Mary Jane and Beats: Why Dey Be Kickin’ It So Tight

Mary Jane and Beats: Why Dey Be Kickin' It So Tight

Yo yo yo, what’s good world? This is Dan and I’m here to talk about something that’s been going hand-in-hand for centuries: music and weed. Whether you’re chillin’ at home with a fat joint and your favorite album or getting lit at a concert with your squad, the combo of music and cannabis can transport you to another dimension. But what is it about marijuana that takes listening to music to a whole new level?

Weed affects how we hear music

Now, science hasn’t found any solid evidence that weed directly affects our ears. But let’s be real, there are countless stoners out there who swear that music sounds better when they’re high. And there’s some truth to that – studies have shown that both music and marijuana have similar effects on our bodies and minds, and when combined, they can enhance each other even more.

So, does weed actually affect the way we hear music? Not really. But it does change the way our brains process music. When you’re high, you might notice details in songs that you normally wouldn’t pick up on. It’s like hearing a song for the first time again.

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What weed and music have in common

Weed and music might seem like two completely different things, but they actually have a lot in common. For starters, both of them can help ease stress and anxiety. They’re great for unwinding after a long day or just taking a break from the world.

But it’s not just about relaxation. Both weed and music can also give us a rush of pleasure – whether it’s the dopamine hit we get from listening to our favorite song or the euphoria we feel from smoking a good strain.

And here’s where things get interesting: when we combine weed and music, they can heighten each other’s effects even more. Weed can intensify the emotional connection we feel to certain songs, while music can enhance the overall experience of being high. It’s a match made in heaven.

How the stoned brain processes music

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Our brains are pretty complex machines, and when we add weed to the mix, things get even more interesting. Some strains of weed can actually help us focus better, which is great for really getting into a song. And because weed can also help relieve pain and stress, we’re free to fully relax into the musical experience.

But it’s not just about relaxation – it’s also about how our brains process music when we’re high. Music is essentially a combination of sound, vibration, and patterns that evoke emotion. And when we’re high, our brains process time differently. We might feel like time is slowing down, which can help us pick up on hidden layers of sound and nuance in music.

Plus, when we’re high, our senses tend to blend together. We might see shapes or colors when we hear music, or feel like we’re part of the music itself. It’s a phenomenon called synesthesia, and it can make listening to music even more intense.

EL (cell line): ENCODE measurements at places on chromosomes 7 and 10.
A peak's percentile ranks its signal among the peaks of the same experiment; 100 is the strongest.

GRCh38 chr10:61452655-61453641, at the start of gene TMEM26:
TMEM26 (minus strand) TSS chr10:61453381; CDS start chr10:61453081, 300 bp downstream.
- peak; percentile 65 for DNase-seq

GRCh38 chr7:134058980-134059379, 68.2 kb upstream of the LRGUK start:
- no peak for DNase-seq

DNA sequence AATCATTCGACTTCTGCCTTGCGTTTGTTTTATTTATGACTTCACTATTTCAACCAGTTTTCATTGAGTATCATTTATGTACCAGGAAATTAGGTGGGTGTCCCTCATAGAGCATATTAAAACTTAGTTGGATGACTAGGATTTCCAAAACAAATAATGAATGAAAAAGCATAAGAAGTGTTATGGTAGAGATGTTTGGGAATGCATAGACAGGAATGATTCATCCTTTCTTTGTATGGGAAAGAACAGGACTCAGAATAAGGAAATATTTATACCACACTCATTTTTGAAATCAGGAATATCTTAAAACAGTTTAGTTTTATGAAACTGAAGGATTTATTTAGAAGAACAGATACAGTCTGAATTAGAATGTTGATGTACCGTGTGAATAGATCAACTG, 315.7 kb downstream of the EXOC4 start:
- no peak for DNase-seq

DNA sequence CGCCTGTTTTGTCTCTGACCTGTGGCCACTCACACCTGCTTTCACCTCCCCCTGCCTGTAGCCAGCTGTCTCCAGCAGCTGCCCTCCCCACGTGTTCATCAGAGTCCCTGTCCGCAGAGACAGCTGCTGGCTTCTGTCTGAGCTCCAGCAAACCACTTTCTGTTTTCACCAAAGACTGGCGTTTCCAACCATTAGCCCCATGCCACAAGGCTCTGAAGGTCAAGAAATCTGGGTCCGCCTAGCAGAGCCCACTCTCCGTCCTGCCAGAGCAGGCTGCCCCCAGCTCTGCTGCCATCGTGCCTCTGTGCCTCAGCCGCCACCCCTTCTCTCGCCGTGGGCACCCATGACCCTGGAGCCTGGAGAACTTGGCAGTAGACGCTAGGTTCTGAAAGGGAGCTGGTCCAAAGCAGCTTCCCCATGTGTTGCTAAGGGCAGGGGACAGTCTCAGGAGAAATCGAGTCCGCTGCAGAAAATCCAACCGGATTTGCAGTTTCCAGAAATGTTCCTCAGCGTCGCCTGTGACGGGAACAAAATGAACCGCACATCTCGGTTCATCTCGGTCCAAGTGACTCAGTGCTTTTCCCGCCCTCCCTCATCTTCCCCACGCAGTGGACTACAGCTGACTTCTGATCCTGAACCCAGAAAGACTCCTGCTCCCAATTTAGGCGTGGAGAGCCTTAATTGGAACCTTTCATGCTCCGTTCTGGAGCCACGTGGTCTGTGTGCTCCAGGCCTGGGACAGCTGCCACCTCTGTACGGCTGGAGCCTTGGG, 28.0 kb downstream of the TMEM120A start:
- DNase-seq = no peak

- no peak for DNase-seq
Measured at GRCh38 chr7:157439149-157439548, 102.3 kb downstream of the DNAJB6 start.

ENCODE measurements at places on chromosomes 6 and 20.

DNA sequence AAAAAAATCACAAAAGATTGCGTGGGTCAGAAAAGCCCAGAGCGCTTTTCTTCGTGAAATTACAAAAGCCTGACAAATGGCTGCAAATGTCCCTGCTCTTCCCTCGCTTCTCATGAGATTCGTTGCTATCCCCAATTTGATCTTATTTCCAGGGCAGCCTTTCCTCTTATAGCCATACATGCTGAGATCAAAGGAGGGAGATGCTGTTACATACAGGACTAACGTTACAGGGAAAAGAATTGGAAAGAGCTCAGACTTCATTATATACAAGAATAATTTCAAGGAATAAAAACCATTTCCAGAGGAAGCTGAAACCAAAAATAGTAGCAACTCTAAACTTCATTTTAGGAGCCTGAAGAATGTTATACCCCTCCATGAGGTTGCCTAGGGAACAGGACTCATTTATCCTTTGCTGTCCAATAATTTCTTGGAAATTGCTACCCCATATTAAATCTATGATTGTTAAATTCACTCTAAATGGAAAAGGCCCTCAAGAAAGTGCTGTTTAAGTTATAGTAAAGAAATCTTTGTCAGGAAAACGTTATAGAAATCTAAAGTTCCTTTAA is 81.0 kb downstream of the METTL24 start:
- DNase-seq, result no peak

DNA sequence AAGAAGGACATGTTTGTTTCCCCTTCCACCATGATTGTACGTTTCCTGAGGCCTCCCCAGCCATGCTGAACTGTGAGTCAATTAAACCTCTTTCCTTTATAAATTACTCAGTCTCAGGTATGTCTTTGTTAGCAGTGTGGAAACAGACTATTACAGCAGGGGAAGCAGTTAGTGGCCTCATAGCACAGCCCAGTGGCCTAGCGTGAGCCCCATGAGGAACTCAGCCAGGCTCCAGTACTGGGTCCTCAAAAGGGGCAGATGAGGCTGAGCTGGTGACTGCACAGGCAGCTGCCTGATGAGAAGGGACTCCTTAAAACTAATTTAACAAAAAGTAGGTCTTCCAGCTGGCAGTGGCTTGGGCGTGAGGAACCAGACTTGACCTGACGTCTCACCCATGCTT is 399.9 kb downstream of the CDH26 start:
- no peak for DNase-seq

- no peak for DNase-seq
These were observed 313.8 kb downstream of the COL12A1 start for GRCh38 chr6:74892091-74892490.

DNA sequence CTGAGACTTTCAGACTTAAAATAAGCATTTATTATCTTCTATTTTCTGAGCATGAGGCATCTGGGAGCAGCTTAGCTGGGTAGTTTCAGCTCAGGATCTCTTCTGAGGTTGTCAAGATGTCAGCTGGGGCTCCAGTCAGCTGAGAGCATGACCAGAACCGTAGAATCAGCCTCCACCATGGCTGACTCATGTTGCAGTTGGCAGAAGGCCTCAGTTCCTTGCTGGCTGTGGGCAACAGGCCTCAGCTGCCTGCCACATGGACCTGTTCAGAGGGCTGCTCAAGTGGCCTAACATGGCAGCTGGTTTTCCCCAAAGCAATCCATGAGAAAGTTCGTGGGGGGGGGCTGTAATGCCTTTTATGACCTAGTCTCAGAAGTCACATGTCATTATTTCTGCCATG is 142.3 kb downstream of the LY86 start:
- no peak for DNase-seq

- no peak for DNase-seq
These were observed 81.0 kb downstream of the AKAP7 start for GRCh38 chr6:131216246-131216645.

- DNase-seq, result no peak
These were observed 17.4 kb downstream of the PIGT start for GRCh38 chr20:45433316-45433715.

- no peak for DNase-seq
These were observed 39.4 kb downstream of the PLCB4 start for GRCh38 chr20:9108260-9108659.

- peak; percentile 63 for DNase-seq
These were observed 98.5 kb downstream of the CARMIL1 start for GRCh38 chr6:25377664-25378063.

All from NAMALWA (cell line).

Why does music sound better when we’re high?

So why exactly does music sound better when we’re high? There are a few reasons for this. For one thing, we tend to have positive associations with certain types of music when we’re high. If you had a great experience listening to Bob Marley while smoking with your friends, chances are you’ll love listening to him again next time you smoke.

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But it’s not just about familiarity – there’s also a psychological factor at play. When you’re high and listening to music, your brain is primed to enjoy it more. You might be more relaxed or focused than usual, which can make the experience even more enjoyable.

What kinds of music pair well with being high?

When it comes to what kind of music goes best with weed, everyone has their own preferences. But there are a few genres that seem to be especially popular among stoners.

Reggae, rap, jazz, classic rock, and techno are all known for being great to listen to while high. Why? Well, it’s partly because they all have a certain cultural significance that’s closely tied to weed. But it’s also because these genres tend to have lyrical depth and musical nuance that can be especially enjoyable when we’re high.

CBD and music

Now, not everyone wants to get high when they listen to music – and that’s okay! CBD (cannabidiol) is a non-psychoactive compound found in marijuana that can help us relax without getting us high. And when combined with music, CBD can have a synergistic effect on stress and anxiety.

Plus, both music and CBD have been shown to have pain-relieving properties. So if you’re dealing with chronic pain or just looking for a way to unwind, CBD and music can be a great combo.

The bottom line

In the end, the combination of music and weed is something that’s been around for centuries – and for good reason. Whether you’re looking to unwind after a long day or just get lost in the beauty of a song, this combo has the potential to take you on a journey like no other.

So kick back, roll up a joint or grab some CBD oil, put on your favorite album, and let yourself sink into the music. Trust us – you won’t regret it.

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